A TICKET contesting the Federation Council election will ask for a re-think on the preferred route for the replacement bridge between Mulwala and Yarrawonga.
The former Corowa Shire consistently advocated for the existing bridge alignment (grey route) to be maintained which was also the preferred option of VicRoads and NSW Roads and Maritime Services, but not the neighbouring Moira Shire.
The Mulwala election ticket pushing for the green route is is made up of Bronwyn Thomas, Peter and Liz Seeliger, Alan Bridges and Robert Purtle
Mr Purtle is chairman of the Mulwala Progress Association which has been a long-time supporter of the green route located further west.
The Victorian Electoral Commission is conducting a plebiscite of Yarrawonga and district residents on their preferred bridge alignment with voting to take place next month before a result of the non-binding poll will be announced in October.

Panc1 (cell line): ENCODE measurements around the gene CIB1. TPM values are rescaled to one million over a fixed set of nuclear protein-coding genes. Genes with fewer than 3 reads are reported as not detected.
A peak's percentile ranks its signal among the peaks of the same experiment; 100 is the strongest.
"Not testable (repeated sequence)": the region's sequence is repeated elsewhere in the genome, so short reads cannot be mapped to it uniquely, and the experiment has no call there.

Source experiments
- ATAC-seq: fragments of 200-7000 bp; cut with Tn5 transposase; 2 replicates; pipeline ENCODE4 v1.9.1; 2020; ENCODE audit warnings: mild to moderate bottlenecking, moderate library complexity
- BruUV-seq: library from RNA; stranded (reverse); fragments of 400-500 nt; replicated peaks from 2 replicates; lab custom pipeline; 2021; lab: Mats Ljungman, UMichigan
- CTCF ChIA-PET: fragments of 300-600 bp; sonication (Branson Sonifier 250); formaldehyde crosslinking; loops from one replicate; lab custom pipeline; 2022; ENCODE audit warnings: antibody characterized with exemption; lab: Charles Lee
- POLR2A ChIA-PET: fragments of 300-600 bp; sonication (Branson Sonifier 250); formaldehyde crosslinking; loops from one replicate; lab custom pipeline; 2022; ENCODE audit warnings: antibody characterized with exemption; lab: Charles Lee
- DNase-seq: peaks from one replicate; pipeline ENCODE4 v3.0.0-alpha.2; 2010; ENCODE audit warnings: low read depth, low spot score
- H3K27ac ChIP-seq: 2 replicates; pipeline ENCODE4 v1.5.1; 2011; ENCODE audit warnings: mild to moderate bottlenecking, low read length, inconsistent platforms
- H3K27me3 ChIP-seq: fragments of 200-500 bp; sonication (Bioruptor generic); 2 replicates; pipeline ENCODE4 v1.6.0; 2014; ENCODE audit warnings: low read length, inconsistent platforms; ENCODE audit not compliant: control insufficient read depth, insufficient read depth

Ms Thomas said a newly formed council taking in the former Urana Shire was entitled to re-visit the bridge stance of the former Corowa council.
“The route chosen, preferably green, needs to allow movement of traffic through Mulwala with ease for both local and larger vehicles and farm equipment with a bypass of the main street along the railway line,” she said.
“Election day in Mulwala provides an opportunity for engagement on the issue.”
The ticket is also wanting wards created for the next Federation election to ensure the Urana area was guaranteed representation in future councils.
The electorate is presently undivided with no certainty anyone from Urana will be elected to the nine-member council after September 9 despite a 10-member ticket including Urana councillors Pat Bourke, John Doyle and Ian Kreutzberger.
Ms Thomas said Mulwala was also entitled to more council services starting with previous staffing levels at the council works depot being restored, increasing operating hours of the town’s waste transfer station and the civic centre being fully developed as a community hub.
The group is also pushing for better roads and infrastructure to be built in rural areas.
“We need to develop strategies to grow, maintain and sustain our rural communities,” she said.